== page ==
What are some of the techniques you use to capture your images?
I have a handful of techniques that I like to use to capture images in Alaska and Washington.
There’s of course the UAS (unmanned aircraft system A.K.A. drone) which I have had experience with for three years now. Last summer my UAS came everywhere with me in Alaska since we started using it for a research based pilot study, testing to see if we could use it to count salmon on spawning grounds. This was great for me because it allowed me to gather about 12 hours of aerial sockeye salmon footage which I eventually turned into the video “Above Iliamna.”
Another technique I like to use is camera trapping. My good friend Jonny Armstrong, who puts out amazing camera trap shots got me into the scene back in 2012. Essentially I try to track down a likely critter spot, create an outdoor studio consisting of a DSLR, a few strobes/flashes, and have it all connected and set to a motion trigger. This has to be one of my favorite forms of photography as it yields some of the most powerful wildlife imagery in my opinion.
Lastly, I love being underwater snapping fish pictures. I always have felt the most connected to nature when I am underwater. If the salmon are in, I am often itching to get in the water and stay in for as long as there’s time or just before I go completely numb. I use a compact surf housing for my camera which is often coupled with a Retra UWT remote trigger for my underwater work. The remote trigger allows me to hold further away from my camera (so I don’t spook the fish as much) and snap pictures as I see fish pass in front of my camera. I do take a lot of handheld shots as well, but without the trigger it would be impossible for me to get some of my pictures, something my photo buddy Morgan Bond knows all to well.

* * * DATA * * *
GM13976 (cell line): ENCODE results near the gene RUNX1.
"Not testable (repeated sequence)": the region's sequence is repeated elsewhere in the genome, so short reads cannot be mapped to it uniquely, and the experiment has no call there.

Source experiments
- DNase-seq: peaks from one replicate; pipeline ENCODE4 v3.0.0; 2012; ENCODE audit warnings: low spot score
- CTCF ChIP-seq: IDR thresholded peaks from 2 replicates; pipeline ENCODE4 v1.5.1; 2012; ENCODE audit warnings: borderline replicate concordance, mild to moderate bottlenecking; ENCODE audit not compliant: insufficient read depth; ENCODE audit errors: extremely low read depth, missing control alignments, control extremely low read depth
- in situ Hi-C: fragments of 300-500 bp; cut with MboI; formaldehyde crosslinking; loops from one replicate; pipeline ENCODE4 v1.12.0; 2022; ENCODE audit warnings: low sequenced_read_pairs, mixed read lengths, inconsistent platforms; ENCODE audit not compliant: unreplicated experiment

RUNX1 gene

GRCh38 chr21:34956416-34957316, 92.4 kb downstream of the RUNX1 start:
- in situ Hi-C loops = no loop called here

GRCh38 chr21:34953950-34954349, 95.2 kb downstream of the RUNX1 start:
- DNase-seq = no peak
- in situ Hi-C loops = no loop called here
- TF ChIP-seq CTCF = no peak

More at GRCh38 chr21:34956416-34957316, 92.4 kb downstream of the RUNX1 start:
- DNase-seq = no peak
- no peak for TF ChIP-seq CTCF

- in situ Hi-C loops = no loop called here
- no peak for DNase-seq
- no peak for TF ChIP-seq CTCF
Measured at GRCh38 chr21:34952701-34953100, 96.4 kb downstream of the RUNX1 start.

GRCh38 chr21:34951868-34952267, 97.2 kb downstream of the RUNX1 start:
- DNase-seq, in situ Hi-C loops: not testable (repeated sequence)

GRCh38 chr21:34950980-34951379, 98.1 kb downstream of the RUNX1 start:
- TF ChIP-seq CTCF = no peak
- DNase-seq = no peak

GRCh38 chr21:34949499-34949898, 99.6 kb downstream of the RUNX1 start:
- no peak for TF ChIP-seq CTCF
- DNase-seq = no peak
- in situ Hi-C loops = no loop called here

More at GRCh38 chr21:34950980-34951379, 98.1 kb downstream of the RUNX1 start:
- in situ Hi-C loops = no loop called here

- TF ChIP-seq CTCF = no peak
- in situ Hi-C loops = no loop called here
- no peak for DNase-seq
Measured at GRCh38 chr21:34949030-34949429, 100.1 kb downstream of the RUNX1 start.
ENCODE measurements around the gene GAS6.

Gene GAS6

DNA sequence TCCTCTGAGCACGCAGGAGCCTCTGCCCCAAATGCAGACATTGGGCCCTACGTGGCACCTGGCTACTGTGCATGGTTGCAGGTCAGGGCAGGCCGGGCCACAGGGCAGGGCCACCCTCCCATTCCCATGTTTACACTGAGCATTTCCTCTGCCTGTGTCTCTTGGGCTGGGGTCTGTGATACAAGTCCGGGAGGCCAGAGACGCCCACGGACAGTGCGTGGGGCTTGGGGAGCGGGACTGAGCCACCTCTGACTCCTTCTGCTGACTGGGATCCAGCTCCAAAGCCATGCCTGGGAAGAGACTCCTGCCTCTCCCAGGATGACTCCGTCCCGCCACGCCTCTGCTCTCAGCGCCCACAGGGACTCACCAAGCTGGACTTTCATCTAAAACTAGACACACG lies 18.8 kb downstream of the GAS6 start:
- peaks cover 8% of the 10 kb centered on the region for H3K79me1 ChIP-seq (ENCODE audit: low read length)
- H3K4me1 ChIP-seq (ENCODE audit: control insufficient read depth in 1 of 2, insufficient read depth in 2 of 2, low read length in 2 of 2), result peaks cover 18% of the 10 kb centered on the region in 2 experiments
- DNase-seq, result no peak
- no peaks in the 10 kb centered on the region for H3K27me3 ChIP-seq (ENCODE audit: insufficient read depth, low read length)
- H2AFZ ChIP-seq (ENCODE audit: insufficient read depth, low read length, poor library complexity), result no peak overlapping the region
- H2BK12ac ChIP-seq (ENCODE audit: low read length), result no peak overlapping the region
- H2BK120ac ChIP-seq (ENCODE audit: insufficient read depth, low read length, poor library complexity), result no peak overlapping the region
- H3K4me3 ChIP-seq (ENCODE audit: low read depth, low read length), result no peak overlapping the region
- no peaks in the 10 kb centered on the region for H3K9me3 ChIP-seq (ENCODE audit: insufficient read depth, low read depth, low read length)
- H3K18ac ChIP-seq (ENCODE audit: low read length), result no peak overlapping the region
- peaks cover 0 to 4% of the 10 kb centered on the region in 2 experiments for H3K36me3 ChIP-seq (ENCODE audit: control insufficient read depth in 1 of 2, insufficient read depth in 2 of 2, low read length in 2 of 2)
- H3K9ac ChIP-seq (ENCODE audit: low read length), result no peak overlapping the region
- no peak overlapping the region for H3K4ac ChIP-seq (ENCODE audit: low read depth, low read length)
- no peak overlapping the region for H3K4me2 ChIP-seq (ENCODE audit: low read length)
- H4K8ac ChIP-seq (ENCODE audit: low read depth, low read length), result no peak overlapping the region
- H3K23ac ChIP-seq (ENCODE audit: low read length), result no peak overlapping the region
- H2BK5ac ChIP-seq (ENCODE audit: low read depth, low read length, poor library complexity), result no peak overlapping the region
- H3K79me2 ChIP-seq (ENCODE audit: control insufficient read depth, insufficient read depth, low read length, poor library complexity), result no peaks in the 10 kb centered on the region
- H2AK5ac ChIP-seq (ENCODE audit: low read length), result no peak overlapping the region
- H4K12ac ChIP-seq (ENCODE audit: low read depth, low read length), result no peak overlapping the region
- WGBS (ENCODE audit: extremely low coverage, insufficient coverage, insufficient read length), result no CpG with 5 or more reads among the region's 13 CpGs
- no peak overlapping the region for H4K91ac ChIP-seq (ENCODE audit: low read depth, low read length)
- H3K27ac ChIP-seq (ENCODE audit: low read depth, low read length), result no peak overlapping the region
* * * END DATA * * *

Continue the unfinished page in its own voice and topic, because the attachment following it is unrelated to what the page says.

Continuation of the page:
A lot of people look at your job and think, wow, what a great lifestyle. Should they be jealous?
I think I have a fantastic job, and work with some amazing people, but what folks should realize is that what you see in my photos and videos from Alaska accounts for about a quarter of my job. The other 75% of my job is primarily about handling and processing samples, entering in data and taking care of a portion the logistics behind running and maintaining a field station in remote Alaska. So although I get to have a great time fully immersed in wild Alaska for a solid three months out of the year, the rest of the time I am back in Seattle most certainly in front of a computer or behind a microscope, and I think that’s where most people would consider the job to be less fun and certainly less exciting. However, I find it enjoyable and most rewarding to be involved with the research every step of the way, from sample collection, to sample processing, and finally seeing that data get used in a scientific report or paper to further our understanding about our natural world.
What’s next for Jason Ching?
As an amateur hobbyist I would certainly like to get more involved in environmental filmmaking and photography at more of a professional level, and balance out my interests between natural sciences and the visual arts. I think it would be amazing to be able to get involved in creating visuals for a variety of subjects on the environment, document other people’s research and conservation efforts. In the meantime I will keep on documenting the natural world wherever I am, and continue to communicate and hopefully inspire others to share an appreciation for nature and our environment.
Check out Jason’s website.